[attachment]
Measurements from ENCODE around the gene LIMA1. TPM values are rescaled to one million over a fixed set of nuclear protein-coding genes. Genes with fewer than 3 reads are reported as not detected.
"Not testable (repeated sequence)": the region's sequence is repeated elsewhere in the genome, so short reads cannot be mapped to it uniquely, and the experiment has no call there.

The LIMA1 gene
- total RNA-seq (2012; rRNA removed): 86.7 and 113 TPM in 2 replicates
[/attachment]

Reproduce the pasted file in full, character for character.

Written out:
Measurements from ENCODE around the gene LIMA1. TPM values are rescaled to one million over a fixed set of nuclear protein-coding genes. Genes with fewer than 3 reads are reported as not detected.
"Not testable (repeated sequence)": the region's sequence is repeated elsewhere in the genome, so short reads cannot be mapped to it uniquely, and the experiment has no call there.

The LIMA1 gene
- total RNA-seq (2012; rRNA removed): 86.7 and 113 TPM in 2 replicates